Computing devices, such as personal computers, laptops, cell phones, etc., often include interface devices, such as a keyboard, mouse, joystick, etc., to allow a user to provide input or control an application on the host computer or computing device. Wireless interface devices have become more popular, and allow users to control and provide input to the host computer, while freeing users from the entanglement and limitations of traditional wired interface devices. However, a disadvantage of wireless interface devices is a limited battery lifetime for the interface device. Various circuits in the interface device may remain in a sleep or low power state during certain periods to conserve battery power. The interface device may consume significant battery power while it is in a high power state to perform some functions, such as, detecting user activity and/or transmitting an activity report to the host computer. However, some applications or devices are requiring a higher frequency of data reporting to the host computer, which can significantly decrease battery life. Therefore, there may be a need for techniques to improve battery life for wireless devices.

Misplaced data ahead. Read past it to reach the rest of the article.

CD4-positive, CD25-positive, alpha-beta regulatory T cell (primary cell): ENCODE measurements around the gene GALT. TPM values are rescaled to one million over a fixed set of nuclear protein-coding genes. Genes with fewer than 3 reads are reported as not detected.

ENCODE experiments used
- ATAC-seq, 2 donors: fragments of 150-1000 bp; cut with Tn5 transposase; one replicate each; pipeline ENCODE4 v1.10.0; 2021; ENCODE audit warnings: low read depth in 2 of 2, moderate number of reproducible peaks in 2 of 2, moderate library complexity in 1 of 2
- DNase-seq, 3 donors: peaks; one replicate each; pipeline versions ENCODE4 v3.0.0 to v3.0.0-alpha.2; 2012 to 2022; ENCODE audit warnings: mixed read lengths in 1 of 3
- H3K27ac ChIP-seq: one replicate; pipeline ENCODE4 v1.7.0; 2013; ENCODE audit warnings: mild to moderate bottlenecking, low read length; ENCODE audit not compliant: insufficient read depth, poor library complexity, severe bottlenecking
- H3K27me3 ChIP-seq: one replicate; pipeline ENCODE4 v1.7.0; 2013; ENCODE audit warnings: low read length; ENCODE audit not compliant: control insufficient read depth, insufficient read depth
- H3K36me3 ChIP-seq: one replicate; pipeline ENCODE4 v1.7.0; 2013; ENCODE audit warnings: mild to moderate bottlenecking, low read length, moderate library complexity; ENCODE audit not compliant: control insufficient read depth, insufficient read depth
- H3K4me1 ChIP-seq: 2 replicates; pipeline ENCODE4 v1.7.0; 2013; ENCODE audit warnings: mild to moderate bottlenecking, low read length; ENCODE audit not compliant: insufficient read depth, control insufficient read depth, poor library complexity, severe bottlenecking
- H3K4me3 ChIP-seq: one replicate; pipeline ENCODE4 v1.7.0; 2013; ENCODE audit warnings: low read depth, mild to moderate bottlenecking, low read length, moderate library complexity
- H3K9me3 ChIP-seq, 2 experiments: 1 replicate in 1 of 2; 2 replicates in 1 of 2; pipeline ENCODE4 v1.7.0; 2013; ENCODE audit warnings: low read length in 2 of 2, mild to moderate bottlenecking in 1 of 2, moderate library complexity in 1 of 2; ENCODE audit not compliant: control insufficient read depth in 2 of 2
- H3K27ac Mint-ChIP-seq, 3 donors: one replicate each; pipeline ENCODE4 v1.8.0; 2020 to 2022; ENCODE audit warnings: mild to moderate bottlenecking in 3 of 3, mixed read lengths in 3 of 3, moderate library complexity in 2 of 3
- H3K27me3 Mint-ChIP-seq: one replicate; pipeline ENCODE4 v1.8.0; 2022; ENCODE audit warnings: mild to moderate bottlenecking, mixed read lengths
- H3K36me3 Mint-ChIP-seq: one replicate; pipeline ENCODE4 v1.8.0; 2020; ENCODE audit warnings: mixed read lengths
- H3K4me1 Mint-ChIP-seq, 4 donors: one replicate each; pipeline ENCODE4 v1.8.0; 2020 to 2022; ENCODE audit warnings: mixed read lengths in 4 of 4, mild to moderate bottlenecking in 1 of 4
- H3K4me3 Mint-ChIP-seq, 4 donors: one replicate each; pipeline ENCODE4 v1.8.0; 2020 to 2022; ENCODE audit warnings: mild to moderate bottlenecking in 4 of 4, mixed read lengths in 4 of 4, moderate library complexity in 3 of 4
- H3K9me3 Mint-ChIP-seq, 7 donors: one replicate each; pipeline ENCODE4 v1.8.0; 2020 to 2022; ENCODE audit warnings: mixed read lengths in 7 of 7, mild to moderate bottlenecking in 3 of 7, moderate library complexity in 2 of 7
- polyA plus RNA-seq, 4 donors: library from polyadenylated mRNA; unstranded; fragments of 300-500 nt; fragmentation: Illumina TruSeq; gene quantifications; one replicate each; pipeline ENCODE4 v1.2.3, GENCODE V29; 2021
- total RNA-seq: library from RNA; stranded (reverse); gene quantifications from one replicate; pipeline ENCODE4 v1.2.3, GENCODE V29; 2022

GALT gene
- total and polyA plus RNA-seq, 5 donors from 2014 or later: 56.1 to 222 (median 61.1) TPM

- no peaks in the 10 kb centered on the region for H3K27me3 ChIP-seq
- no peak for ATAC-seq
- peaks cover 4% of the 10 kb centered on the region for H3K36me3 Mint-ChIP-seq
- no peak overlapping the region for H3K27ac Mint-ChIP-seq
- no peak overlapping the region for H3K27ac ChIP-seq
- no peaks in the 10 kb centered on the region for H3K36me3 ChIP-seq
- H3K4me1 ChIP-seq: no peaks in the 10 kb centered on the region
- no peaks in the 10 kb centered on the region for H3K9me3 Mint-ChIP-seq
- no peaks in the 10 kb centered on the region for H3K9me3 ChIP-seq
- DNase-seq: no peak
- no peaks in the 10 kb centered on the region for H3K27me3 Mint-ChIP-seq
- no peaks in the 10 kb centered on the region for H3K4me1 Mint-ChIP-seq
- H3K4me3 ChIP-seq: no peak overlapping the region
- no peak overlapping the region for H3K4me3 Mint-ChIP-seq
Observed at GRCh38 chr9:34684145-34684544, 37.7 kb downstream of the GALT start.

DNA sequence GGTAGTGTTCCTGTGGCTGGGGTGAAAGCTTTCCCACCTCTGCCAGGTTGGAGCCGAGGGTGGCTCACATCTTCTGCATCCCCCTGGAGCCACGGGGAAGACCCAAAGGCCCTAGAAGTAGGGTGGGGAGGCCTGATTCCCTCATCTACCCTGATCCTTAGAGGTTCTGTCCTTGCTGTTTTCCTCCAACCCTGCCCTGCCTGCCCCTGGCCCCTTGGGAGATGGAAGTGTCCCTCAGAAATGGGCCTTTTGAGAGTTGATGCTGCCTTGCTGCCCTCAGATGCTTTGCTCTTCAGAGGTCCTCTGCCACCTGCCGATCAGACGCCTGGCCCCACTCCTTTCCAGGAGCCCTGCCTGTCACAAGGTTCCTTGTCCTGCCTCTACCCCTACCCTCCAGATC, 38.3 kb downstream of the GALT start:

SUMMARY

Various embodiments are disclosed relating to wireless systems, to power control techniques for wireless devices, and to battery life improvement for wireless devices through activity report combining.

According to an example embodiment, a method is provided. The method may include determining a reporting period, detecting user activity at each of a plurality of detection points within the reporting period, and transmitting a message for the reporting period over a wireless link to report the detected user activity for the plurality of detection points.

In another embodiment, an apparatus may be provided. The apparatus may include a wireless interface. The wireless interface may be configured to determine a reporting period, detect user activity at each of a plurality of detection points within the reporting period, and transmit a message for the reporting period over a wireless link to report the detected user activity for the plurality of detection points. For example, the apparatus may include an interface device, such as a human interface device (HID). The apparatus may include, for example, a sensor, a controller and/or a wireless interface.

According to another example embodiment, another method is provided. The method may include receiving a message via wireless link for a reporting period. The message may indicate user activity for each of a plurality of detection points within the reporting period. The method may also include updating an application based on the message. For example, a host computer or other device may receive a message from a device such as a wireless HID, where the message may indicate user activity associated with the HID for each of a plurality of detection points.